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The Colbert Report (2005)
Every bit as good as "The Daily Show"
Jon Stewart and the Daily Show crew are masters at taking bland, idiotic political bickering and turning it into some of the funniest comedy on television. Stephen Colbert has shown a similar talent with respect to political punditry. Commentators like Bill O' Reilly undoubtedly have their hardcore followers, but to most Americans these type of politically-driven TV personalities come off as obnoxious blow-hards. Colbert does an excellent job capturing the pomposity and intellectual dishonesty of what, unfortunately in this age, is referred to as political commentary. For example, he teased an upcoming segment about the Intelligent Design debate by stating: "Coming up, I'll ask a leading expert in evolution why he hates The Lord." Parody such as that is not only hilarious, but is an eerily accurate depiction of what you find on the cable TV news "debate shows." Highly recommended to anyone, especially those who think the political arena in the United States has become a sad, pathetic three-ring circus.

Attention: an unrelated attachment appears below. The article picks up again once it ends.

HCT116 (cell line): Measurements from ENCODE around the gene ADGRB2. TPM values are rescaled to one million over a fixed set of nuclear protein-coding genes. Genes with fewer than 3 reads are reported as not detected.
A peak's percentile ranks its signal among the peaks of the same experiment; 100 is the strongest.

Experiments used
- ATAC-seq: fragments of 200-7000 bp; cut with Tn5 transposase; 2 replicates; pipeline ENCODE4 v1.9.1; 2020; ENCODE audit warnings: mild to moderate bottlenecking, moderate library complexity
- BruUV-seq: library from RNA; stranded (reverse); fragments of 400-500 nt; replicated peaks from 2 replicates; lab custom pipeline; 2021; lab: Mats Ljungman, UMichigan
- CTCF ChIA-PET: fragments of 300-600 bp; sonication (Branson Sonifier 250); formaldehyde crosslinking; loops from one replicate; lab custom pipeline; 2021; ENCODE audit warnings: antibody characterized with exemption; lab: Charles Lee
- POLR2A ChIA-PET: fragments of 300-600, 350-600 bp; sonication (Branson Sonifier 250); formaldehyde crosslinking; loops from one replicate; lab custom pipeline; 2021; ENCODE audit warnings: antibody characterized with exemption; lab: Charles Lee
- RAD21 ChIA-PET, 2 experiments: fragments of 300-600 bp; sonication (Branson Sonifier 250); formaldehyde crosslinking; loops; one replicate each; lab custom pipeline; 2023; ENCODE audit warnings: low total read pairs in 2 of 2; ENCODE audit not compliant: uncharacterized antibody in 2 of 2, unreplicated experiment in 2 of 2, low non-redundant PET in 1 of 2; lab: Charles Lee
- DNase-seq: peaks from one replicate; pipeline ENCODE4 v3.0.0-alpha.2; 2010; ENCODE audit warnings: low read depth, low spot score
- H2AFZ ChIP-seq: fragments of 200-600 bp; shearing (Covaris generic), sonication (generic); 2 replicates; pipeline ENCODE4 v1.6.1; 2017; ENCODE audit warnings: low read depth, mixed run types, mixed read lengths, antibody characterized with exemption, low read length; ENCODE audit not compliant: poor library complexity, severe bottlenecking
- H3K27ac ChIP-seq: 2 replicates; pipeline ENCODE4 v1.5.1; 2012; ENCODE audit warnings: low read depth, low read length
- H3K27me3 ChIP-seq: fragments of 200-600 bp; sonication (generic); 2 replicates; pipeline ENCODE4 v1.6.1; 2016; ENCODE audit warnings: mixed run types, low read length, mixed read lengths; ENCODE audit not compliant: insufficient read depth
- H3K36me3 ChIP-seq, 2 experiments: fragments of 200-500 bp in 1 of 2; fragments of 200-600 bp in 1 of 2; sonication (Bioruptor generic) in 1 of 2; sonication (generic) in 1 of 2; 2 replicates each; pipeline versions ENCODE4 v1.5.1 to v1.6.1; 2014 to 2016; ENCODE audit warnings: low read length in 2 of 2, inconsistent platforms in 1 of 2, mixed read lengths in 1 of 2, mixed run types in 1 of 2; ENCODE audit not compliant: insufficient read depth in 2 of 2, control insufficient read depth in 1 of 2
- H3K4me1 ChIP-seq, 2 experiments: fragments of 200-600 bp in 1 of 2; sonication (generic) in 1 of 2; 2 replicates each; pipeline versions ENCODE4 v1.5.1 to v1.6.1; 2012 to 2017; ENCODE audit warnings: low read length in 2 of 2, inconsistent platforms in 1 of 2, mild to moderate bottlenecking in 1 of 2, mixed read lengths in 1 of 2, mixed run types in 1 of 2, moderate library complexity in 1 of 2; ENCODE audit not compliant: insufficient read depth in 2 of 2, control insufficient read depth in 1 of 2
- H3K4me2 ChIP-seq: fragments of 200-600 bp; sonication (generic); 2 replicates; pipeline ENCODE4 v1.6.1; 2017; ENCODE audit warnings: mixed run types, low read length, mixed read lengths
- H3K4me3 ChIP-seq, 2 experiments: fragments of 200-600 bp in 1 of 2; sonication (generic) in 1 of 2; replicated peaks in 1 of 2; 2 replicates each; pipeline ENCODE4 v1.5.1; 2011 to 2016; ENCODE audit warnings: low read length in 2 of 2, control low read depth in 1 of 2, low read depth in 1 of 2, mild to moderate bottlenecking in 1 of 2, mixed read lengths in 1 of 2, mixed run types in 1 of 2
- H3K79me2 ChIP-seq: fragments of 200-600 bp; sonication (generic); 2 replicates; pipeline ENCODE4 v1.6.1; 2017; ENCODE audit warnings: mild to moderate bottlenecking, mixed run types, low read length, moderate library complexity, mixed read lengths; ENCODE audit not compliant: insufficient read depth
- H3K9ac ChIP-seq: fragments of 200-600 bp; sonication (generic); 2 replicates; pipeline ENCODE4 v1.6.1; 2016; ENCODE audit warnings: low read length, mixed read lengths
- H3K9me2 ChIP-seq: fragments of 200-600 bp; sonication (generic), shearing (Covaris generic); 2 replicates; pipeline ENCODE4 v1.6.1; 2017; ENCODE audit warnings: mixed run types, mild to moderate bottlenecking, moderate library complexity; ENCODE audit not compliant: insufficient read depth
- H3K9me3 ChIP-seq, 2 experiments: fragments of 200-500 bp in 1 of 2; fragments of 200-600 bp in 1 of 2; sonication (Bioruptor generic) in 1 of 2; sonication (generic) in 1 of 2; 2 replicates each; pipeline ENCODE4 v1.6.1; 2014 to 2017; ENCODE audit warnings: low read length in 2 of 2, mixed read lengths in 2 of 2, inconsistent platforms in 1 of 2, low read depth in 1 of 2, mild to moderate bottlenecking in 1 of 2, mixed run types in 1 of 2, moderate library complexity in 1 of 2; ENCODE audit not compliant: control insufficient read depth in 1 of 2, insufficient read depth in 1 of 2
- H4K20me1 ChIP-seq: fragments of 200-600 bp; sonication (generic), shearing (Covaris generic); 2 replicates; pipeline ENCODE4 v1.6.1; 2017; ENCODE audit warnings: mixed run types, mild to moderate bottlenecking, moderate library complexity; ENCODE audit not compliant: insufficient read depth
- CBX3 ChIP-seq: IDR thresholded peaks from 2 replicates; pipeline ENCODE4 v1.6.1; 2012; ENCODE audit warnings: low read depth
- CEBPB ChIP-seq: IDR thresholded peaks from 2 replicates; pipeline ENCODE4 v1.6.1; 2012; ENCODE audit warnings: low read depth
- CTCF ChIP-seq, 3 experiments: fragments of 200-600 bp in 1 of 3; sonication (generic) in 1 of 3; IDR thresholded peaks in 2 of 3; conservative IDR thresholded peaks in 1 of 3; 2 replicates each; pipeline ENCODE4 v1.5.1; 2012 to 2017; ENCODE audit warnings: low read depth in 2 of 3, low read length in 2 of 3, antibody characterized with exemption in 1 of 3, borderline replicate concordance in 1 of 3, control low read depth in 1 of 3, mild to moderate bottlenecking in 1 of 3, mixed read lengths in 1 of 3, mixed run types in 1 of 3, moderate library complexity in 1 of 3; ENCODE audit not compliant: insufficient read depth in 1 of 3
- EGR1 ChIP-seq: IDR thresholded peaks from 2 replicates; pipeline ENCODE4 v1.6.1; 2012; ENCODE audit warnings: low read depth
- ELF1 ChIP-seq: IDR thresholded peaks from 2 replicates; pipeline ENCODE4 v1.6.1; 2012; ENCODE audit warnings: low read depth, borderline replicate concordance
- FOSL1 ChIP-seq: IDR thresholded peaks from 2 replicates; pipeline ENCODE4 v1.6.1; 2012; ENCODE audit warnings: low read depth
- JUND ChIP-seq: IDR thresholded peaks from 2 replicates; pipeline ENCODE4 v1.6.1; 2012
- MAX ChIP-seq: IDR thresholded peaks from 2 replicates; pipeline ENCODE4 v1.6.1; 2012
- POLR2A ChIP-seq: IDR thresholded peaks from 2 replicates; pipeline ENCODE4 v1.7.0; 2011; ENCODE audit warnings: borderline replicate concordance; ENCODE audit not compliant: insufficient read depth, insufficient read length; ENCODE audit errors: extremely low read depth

Married with Children (1986)
Definitely an all-time great
Almost every great sit-com is regarded as such because it pushed the envelope and took TV comedy into previously uncharted territory. "Married With Children" certainly did that, becoming one of TV's longest running sit-coms in the process. The show began at a time when "The Cosbys" dominated the ratings and many people were growing weary of its sugary-sweet portrayal of family life. Al, Peg, Kelly, and Bud were the perfect antidote. Their characters were very easy to relate with for most people who grew up in a dysfunctional, lower-middle class family. Al's shoe store stories were the best. Kelly and Bud's verbal jousting was classic. Peg's inept and lazy approach to life was as pathetic as it was funny. Even the secondary characters like Marcy, Steve, and Jefferson all added immensely to the show's unique character.